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Archive for the tag “Mt Oxford”

Return to the Mountains

After a poor night’s sleep camping through strong winds, I left Mt Thomas scenic reserve behind and continued past Glentui and Ashley Gorge to reach Oxford. I didn’t have enough supplies for the day, but thankfully the supermarket was open and I could stock up before continuing to the Coopers Creek car park to start the day’s hike. I’d hiked Mt Oxford many years ago and knew it was an arduous hike. In my head I figured I’d just hike the summit track and return the same way, so I left my car behind to start the long hike through the valley to reach the start of the climb.

The lower section is among forest and here I was overtaken by a man running the trail. Like the day before, I felt a little unfit as the track became steep, trying to tell myself it was just the heat. I’d set off before 9am but the sun felt hot above me. At the first break in the trees however, I looked behind me and realised a blanket of fog was creeping across the Canterbury Plains. The higher I got, the closer the cloud bank got, such that as I reached the more open upper ridges, the Plains were completely obliterated from view. It was pretty cool, a phenomenon I’ve seen only a handful of times from above the cloud line. Like the day before, it got windier the higher I got and the edge of the blanket seemed to wisp around itself, fingers creeping and retreating into the gullies between the lower ridges.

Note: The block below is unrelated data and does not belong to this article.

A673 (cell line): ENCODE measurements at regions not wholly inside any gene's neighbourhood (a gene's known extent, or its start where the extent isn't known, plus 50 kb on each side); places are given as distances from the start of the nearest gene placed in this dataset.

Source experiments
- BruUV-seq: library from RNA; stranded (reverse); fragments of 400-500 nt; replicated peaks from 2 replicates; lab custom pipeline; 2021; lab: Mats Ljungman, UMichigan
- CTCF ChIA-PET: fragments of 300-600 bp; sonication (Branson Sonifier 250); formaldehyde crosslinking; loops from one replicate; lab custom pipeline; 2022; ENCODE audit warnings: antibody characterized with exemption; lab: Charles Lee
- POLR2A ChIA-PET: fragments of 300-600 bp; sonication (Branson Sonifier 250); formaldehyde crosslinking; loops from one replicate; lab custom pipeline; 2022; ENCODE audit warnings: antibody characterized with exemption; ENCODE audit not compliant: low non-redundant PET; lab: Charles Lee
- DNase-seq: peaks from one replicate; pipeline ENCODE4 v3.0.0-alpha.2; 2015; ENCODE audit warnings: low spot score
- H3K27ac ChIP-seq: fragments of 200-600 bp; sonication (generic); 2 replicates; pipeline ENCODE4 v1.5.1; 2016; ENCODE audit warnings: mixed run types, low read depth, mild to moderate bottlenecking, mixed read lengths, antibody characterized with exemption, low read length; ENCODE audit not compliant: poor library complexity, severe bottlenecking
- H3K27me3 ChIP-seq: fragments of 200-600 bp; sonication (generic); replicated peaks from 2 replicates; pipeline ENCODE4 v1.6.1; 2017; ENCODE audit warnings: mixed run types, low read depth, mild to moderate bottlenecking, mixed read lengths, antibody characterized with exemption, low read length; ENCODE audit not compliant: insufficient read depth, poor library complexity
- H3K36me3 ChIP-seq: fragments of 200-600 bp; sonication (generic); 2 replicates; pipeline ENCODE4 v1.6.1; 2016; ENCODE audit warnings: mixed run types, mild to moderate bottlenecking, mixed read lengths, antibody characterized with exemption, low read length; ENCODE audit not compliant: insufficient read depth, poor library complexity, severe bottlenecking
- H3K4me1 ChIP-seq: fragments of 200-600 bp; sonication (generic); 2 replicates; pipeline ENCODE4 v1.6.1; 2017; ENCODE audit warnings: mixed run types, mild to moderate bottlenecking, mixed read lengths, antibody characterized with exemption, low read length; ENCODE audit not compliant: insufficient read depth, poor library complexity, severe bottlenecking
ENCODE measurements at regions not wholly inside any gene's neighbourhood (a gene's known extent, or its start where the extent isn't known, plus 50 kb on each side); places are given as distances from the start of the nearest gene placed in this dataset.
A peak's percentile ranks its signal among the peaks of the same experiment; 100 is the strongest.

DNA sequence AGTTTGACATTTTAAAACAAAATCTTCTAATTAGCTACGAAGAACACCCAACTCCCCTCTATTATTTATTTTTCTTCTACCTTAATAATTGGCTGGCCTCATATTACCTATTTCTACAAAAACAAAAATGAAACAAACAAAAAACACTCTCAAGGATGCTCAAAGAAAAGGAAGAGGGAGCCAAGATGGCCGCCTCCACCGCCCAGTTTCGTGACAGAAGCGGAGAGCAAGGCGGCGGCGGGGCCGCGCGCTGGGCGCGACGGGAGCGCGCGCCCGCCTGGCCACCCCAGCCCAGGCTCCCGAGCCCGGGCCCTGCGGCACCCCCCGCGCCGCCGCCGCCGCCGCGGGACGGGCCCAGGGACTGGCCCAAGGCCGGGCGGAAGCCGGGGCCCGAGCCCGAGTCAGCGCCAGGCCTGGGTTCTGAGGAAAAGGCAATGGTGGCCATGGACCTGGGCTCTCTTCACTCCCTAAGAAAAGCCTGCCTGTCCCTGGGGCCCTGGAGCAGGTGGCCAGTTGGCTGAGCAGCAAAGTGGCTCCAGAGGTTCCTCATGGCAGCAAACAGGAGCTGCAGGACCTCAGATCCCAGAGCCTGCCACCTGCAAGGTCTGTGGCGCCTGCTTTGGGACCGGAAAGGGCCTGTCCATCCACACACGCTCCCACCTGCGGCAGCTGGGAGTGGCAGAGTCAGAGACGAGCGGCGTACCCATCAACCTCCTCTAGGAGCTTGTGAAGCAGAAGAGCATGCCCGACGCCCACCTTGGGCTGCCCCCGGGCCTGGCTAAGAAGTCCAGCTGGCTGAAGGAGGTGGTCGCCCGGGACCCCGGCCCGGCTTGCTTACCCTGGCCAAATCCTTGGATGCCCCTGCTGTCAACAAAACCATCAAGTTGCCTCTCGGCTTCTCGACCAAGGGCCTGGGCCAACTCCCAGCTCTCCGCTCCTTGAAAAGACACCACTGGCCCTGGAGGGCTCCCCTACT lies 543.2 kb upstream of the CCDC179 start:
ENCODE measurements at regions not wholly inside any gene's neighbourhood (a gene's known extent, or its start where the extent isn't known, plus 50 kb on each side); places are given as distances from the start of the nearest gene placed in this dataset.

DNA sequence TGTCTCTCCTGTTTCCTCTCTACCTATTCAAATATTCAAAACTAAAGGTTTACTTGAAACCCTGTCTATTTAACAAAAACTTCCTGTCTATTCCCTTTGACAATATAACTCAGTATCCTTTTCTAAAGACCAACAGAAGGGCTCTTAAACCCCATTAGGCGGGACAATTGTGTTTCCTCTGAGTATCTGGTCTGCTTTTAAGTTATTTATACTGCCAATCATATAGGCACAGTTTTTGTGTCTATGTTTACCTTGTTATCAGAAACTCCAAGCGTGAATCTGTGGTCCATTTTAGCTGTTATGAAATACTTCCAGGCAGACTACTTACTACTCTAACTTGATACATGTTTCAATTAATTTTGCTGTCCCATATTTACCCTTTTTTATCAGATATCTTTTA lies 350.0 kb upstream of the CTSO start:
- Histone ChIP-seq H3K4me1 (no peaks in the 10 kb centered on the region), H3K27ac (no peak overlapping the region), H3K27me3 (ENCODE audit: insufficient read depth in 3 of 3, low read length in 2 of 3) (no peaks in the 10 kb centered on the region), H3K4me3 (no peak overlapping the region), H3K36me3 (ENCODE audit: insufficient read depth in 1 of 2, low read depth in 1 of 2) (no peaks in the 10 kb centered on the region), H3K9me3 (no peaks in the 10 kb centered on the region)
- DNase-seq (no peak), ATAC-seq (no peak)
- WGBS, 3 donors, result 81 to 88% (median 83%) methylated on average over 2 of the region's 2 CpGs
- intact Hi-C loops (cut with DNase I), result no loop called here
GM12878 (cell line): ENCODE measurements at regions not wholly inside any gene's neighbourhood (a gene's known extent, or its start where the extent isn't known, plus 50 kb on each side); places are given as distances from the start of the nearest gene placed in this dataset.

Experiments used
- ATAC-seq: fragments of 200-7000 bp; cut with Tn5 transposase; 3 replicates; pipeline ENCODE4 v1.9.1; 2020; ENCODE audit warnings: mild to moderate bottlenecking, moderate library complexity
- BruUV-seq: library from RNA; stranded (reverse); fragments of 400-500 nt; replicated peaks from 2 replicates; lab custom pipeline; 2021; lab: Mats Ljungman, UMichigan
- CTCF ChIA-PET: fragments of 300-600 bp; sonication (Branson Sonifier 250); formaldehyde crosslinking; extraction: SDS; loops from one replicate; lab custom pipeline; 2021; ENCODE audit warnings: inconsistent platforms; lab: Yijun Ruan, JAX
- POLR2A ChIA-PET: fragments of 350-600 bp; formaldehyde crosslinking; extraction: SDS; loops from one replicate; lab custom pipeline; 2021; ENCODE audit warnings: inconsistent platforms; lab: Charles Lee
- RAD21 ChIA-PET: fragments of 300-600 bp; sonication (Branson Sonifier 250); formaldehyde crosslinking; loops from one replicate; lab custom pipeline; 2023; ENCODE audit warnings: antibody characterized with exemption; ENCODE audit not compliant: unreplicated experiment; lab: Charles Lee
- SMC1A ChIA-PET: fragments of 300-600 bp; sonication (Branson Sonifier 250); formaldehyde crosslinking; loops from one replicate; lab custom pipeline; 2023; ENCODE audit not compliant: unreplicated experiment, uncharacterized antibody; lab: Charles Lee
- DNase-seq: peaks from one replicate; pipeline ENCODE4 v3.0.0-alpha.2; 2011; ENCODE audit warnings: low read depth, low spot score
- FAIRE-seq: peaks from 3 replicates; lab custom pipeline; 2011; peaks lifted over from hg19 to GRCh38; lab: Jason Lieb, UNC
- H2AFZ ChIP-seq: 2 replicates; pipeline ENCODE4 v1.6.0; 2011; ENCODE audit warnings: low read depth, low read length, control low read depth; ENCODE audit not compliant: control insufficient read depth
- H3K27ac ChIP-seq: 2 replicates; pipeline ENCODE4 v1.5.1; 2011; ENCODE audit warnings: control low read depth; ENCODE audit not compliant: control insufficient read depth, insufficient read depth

Mt Oxford is a series of false summits until at last the track rolls onto the true summit at 1364m (4475ft). I had to hunker down to shield myself from the wind while I ate some food, watching the cloud roll in and out and the wisps puff up and then retreat. I’d summited a little after 11.30am and with so many hours ahead of me, I knew I should do the longer route back across the far ridge, even though I remembered how much I hated its monotony last time. Despite this, I was in training, and needed to keep the momentum going, so despite knowing I’d get frustrated, I took off across the summit, bracing against the wind.

It’s an easy but exposed track to follow across the bare ridge before it eventually cuts back into the forest. I recalled from last time that the time on the sign underestimated this section so this time I was prepared for that. As I reached the forest once more, I could see how much the cloud had piled in and how much it was desperately trying to push up the mountain side. It was mesmerising to watch though, and I paused for a bit to do so before losing sight of it as the trees closed around me. As the track cut down the mountainside it became eerie as soon I was within the cloud. It was cooler suddenly and any gaps in the trees offered no views other than the wisps of cloud that swirled around. It made the descent through the forest much more enjoyable as I simply breathed the mist in, merely guessing where I was with my sense of altitude dimmed.

 

When at last I reached the Korimako track that I’d taken to Ryde Falls the last time I’d been here, I continued straight this time, taking an alternate route towards a different car park then cutting away to trudge the long route back to Coopers Creek. This alternate route was muddy and undulating, but it was busy because it formed a loop track to Ryde Falls, which seemed popular. The low cloud continued the whole arduous slog back, and I finally returned to my car about 7hrs after setting off.